While all objects taken by themselves each represent a part of the waste culture, combined together through careful placement they can form a more coherent narrative. Orozco’s display of decay and erosion that is apparent in each object is, for example, constructed to a larger narrative by placing each object in relation to another. This creates a larger narrative of erosion constructed by combining each object’s ‘small narrative’.
This (re)construction of narrative is also apparent in the work’s title. Asterisms are groups of stars that are only linked together because we as humans often see them together. Stars in asterisms might lie very far apart, but because they are seen by the human eye looking at the night sky as close together, they form groups. Asterisms are created because humanity desires to classify the things we see in the sky. They are not necessarily related astronomically, but in a way, they reference to human’s desire for order in chaos. Orozco’s Asterisms is closely related to the idea that order, classification and understanding is necessary – even though this order is only logical taken from the subjective experience of the human eye. In this manner, Orozco seems to be saying that having a larger, more centralized narrative is necessary, even though we know that this narrative is subject to our own experience of the world.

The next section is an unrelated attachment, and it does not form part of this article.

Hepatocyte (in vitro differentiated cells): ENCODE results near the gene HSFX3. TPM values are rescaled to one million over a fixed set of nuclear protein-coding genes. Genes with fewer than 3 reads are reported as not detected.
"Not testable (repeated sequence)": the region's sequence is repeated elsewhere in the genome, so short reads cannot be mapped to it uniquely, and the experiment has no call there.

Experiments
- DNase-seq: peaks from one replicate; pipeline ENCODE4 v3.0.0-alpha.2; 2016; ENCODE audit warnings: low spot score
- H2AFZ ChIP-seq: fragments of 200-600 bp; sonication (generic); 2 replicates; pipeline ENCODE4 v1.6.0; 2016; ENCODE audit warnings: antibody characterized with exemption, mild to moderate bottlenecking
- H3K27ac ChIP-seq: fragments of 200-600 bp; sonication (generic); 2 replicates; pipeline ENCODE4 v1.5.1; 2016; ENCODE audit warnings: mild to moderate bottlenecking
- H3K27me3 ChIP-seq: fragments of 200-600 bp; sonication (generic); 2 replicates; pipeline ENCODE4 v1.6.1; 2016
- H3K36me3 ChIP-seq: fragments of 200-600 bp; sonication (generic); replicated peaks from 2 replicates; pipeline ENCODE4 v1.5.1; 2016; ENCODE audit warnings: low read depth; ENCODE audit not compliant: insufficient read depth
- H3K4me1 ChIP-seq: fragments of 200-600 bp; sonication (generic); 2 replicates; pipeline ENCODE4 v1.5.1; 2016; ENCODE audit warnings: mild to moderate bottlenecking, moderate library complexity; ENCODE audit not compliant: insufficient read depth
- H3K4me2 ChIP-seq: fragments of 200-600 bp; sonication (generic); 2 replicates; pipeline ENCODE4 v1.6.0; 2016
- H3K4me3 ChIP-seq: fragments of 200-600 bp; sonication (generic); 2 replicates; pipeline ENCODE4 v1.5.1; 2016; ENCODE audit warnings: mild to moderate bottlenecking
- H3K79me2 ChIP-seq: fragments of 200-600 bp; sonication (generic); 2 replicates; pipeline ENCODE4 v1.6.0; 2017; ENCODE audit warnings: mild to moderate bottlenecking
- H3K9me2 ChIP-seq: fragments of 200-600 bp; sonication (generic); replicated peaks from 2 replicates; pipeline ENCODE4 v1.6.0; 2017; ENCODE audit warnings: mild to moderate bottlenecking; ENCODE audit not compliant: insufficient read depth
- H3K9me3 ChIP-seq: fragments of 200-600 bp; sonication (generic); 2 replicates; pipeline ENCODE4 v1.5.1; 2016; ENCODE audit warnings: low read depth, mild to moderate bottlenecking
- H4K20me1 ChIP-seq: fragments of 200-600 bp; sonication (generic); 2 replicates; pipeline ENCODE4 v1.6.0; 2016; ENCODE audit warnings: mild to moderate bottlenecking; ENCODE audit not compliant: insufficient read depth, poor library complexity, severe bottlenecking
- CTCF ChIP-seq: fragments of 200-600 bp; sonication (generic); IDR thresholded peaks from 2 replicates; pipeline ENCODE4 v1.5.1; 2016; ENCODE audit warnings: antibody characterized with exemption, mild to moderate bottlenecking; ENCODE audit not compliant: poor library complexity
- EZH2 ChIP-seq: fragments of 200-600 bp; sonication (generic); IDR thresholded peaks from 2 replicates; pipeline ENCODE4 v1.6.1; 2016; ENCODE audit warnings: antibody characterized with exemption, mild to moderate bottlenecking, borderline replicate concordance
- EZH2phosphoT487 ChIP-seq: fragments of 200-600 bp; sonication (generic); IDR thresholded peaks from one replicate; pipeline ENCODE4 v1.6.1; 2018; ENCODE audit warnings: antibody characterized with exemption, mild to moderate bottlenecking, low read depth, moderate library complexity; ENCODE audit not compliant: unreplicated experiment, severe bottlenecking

Not only does Asterisms attempt at (re)constructing a larger narrative surrounding the waste culture, it also focusses on offering the viewer aesthetic pleasure. Instead of deconstructing a term such as aestheticism, the decaying objects present themselves in many colours and forms, evolving in size and shape as a type of wave. To me this means that Orozco aims at showing that erosion as a process can also be seen from an aesthetic viewpoint. Orozco does not necessarily focus on the (post)modern intellectual side of art, instead he emphasizes the viewers’ sensibility.
In this way, Asterisms can be seen as an oscillation between the postmodern micro – focussing on the details in the waste culture and peripheral narratives – and the modern macro – focussing on so-called centralized narratives. I believe this metamodern approach to the waste culture – constantly negotiating between the micro and the macro – is the leitmotiv in Gabriel Orozco’s Asterisms. By first deconstructing and then re-constructing, Orozco is able to carefully create a larger and more centralized narrative concerning the waste culture than by merely using a postmodern approach. In Asterisms, the metamodern approach can be seen as a useful tool in bringing together decentralized and deconstructed narratives of the waste culture, in order to carefully let the construction of a large narrative come into existence.
Images: Top: Sandstars, 2012 © Gabriel Orozco.
Bottom: Installation view © Gabriel Orozco. Photo by Mathias Schormann, courtesy Deutsche Guggenheim